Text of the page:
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The Musical Chairs among Indian Spinners

781   //    17 Dec 2012, 21:56 IST

As India failed to outspin England in the Kolkata Test, the axe fell on the non-performing ‘third spinner’, who supposedly played the least part in the spin troika. Harbhajan Singh was out of favour again, before you could blink! But our sacrosanct selectors cannot be blamed. When a team fails collectively, the wise men have to axe three-four soft targets to show a ‘revolution’ about to happen. And it was on expected lines to drop Harbhajan who failed to deliver a fable-like comeback. In his place, Piyush Chawla staged a comeback for the zillionth time! For the record, Chawla has averaged a poor 40+ in last three Ranji seasons. For some strange reasons, the selectors choose one among Piyush Chawla and Amit Mishra as the third spin option, unless one of them fails. Then again Harbhajan makes a comeback out of the blue. And he immediately flops, only to let in Chawla again! The circular selection continues to happen in the Sandeep Patil era.

There are two things to worry here: First, a lack of long term vision. Second, a dearth of spinners in our domestic circuit. The spin cupboard, especially classical leg spinners, looks barren now. Only Subhash Gupte, Kumble and Hirwani can boast as classical leggies who had success. Nobody has delivered on promises since then. Post Kumble-retirement, Harbhajan’s bowling has become flatter and quicker. Though Ashwin and Ojha have quickly took up the crucial lead roles, there is a clear lack of options. The classical spinners seem endangered species now, replaced with harmless arm spinners. To some extent, the fast paced T20 culture has brought the clever arm spinners more fame than the classical leg spinner or a courageous off-spinner.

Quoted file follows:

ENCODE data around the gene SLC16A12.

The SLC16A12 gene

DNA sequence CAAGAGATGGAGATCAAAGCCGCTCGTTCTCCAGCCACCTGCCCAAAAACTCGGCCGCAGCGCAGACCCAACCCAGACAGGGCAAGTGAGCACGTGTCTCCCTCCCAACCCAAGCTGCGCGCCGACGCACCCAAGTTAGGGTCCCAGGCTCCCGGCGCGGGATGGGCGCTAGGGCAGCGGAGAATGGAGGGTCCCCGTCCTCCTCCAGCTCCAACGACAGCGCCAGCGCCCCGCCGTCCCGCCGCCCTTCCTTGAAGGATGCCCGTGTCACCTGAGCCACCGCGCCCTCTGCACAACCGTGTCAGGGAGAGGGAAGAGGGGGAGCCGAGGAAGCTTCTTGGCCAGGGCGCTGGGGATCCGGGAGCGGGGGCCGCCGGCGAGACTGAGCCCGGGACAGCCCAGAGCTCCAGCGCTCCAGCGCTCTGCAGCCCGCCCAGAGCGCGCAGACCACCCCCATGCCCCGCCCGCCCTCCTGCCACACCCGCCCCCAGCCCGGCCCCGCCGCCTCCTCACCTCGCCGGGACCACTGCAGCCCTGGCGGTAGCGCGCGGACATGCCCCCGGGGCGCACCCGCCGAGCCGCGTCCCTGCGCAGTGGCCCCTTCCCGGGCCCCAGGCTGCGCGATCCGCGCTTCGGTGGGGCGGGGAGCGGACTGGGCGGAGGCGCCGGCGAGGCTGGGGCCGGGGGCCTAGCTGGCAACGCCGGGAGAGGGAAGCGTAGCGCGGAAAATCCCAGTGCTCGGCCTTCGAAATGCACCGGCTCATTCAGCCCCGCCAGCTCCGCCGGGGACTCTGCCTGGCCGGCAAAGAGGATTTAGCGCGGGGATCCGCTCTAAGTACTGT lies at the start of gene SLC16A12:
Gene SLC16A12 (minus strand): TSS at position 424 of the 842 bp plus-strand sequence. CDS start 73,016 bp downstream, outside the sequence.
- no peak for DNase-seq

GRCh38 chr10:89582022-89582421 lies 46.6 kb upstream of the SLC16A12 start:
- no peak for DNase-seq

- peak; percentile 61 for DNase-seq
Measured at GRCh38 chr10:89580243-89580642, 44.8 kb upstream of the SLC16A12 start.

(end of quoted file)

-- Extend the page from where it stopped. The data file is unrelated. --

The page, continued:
In the Nagpur test, MS Dhoni effectively used 4 spinners. A leg spinner, two left arm spinners and an offie. This melange of spin is selected simply by assuming that the opposition will be bamboozled by the quantity of spinners we play in the eleven! But where is the quality? Are these bowlers good enough  to bundle out oppositions on unfavourable tracks? Or are these heroes of dust bowls? The end result was inevitable.  England piled on runs comfortably. The test did end in a draw, but the question loomed large: Where are the next world-class spinners, who don’t need pitches to win matches, but skills? Where are the cunning bowlers we used to boast of?  Nobody is bothering to look for the answers.

The solution lies in setting up a spin academy like the MRF Pace Academy, where stalwarts like Bishan Singh Bedi and Anil Kumble can pass on nuggets of spin culture to new generation of spinners. The national team and also Ranji teams should have a spin coach. The English squad had Mushtaq Ahmed to guide Swann and Monty on Indian pitches. Amidst the frenzied hustle-bustle for pace bowlers, spin options haven’t been explored. A generation of Indian spinners has lost the beautiful art of classical spin skills. To make the matter worse, the selections have been absurd. This game of musical chairs among few familiar spin faces is only killing the hopes of someone waiting to get a look in, with a better knack for spin.  Swann, Mendis, Ajmal, Monty – no Indian is dominating the bowling circuits. One never thought that Indian spinners won’t be mentioned in the same breath when there is a talk of best spinners in the world.. That time has, unfortunately, come.

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